Unfortunately, there is no simple test available for medical professionals to diagnose Autism spectrum disorder. Once a patient’s parents or physician notices suspect signs and symptoms, patients are referred to specialists who are experts in diagnosing, treating, and managing the condition. The specialists typically include developmental pediatricians, child psychiatrists, or neurologists. Since each case of Autism spectrum disorder is unique, it must be assessed and treated by the health professionals in a tailored approach for the patient. They commonly use the standardized diagnostic criteria for Autism spectrum disorder in the latest version of the Diagnostic and Statistical Manual of Mental Disorders to establish the diagnosis.

What is Pervasive developmental disorder?

The pervasive developmental disorder is like and comprises conditions that overlap with Autism spectrum disorder. This is a group of conditions that start at infancy and are often diagnosed by age three. They are characterized by delays in the development of communication and in the patient’s ability to socialize.

What are the different types of Pervasive developmental disorders (PDD)? 

There are five main types:

  1. Pervasive developmental disorder not otherwise specified (PDD-NOS)
  2. Typical autism
  3. Asperger syndrome
  4. Rett syndrome
  5. Childhood disintegrative disorder (CDD)

Many health professionals and research scientists believe that there is an additional type of PDD that should be included in this list. This specific diagnosis is Pathological demand avoidance (PDA).

What is Pathological demand avoidance (PDA)? 

Many parents of patients who have been diagnosed with Autism spectrum disorder or Pervasive developmental disorder ask, “what is pda?”. This is a difficult question to answer since it has not officially been defined. It is a term that first appeared in scientific literature in 2003. It is a relatively recent subtype and has not been formally included in the Diagnostic and Statistical Manual as an official medical diagnosis.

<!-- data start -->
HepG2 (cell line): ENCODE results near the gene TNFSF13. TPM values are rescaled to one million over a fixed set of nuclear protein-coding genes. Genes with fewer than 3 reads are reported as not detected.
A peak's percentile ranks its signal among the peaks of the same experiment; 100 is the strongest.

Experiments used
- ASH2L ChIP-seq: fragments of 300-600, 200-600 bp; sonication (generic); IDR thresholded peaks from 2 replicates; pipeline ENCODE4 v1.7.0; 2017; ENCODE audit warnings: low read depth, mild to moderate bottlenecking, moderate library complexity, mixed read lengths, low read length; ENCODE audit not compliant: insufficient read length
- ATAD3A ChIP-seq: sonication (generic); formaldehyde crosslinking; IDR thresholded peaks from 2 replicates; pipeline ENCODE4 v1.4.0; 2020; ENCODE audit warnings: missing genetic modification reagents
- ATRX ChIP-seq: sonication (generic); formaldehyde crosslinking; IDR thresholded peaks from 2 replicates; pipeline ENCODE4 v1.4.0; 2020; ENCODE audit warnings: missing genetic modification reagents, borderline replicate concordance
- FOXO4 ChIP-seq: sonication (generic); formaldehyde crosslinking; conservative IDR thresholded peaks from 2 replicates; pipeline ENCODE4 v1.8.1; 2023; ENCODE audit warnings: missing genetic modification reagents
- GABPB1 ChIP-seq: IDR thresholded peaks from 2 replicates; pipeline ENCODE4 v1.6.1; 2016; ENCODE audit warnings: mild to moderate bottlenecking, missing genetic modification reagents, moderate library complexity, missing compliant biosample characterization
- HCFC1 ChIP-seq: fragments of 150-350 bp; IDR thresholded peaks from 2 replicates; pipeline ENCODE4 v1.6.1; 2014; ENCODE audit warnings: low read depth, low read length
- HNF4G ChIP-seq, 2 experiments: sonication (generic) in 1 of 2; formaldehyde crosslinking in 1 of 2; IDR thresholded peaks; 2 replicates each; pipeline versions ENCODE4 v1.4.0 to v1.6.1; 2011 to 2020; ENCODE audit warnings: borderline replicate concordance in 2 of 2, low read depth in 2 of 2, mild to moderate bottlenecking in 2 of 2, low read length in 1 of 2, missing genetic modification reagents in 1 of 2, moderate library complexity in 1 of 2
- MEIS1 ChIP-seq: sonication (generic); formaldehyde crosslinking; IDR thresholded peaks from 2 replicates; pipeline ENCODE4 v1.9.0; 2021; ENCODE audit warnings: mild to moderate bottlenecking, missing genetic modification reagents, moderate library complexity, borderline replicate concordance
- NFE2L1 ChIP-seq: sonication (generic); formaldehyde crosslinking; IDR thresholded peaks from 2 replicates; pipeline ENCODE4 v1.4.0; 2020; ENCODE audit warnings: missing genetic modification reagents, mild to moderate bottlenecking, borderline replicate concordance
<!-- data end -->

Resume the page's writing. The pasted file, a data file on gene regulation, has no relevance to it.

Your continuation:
Even though there is limited research on Pathological demand avoidance, it is used to describe the presence of a specific constellation of features present in a patient. Due to little research, these features are not definitive. Due to this ambiguity, many professionals consider it useful to these specific characteristics as a profile.

The main characteristics of patients suspected of having Pathological demand avoidance are their intense desire to avoid demands and expectations that most people are subject to. Patients that display this avoidant behavior usually describe feeling significant levels of anxiety. Even though it is something that they usually like to do, this is one of the main reasons for their mixed feelings and develop other behavioral irregularities.

Why is it important to consider including another subtype of Autism spectrum disorder?  

It is essential to consider Pathological demand avoidance as a unique diagnostic entity to allow for a correct diagnosis to be established in patients. This is relevant because it will determine the approach of the professionals when treating and managing the patients.

Comments

comments

Share.

Comments are closed.

DISCLAIMER

The content and the information in this website are for informational and educational purposes only, not as a medical manual. All readers are urged to consult with a physician before beginning or discontinuing use of any prescription drug or under taking any form of self-treatment. The information given here is designed to help you make informed decisions about your health. It is not intended as a substitute for any treatment that may have been prescribed by your doctor. If you are under treatment for any health problem, you should check with your doctor before trying any home remedies. If you are taking any medication, do not take any vitamin, mineral, herb, or other supplement without consulting with your doctor. If you suspect that you have a medical problem, we urge you to seek competent medical help. The Health Benefits Times, authors, publisher and its representatives disclaim responsibility for any adverse effects resulting directly or indirectly from information contained in this website www.healthbenefitstimes.com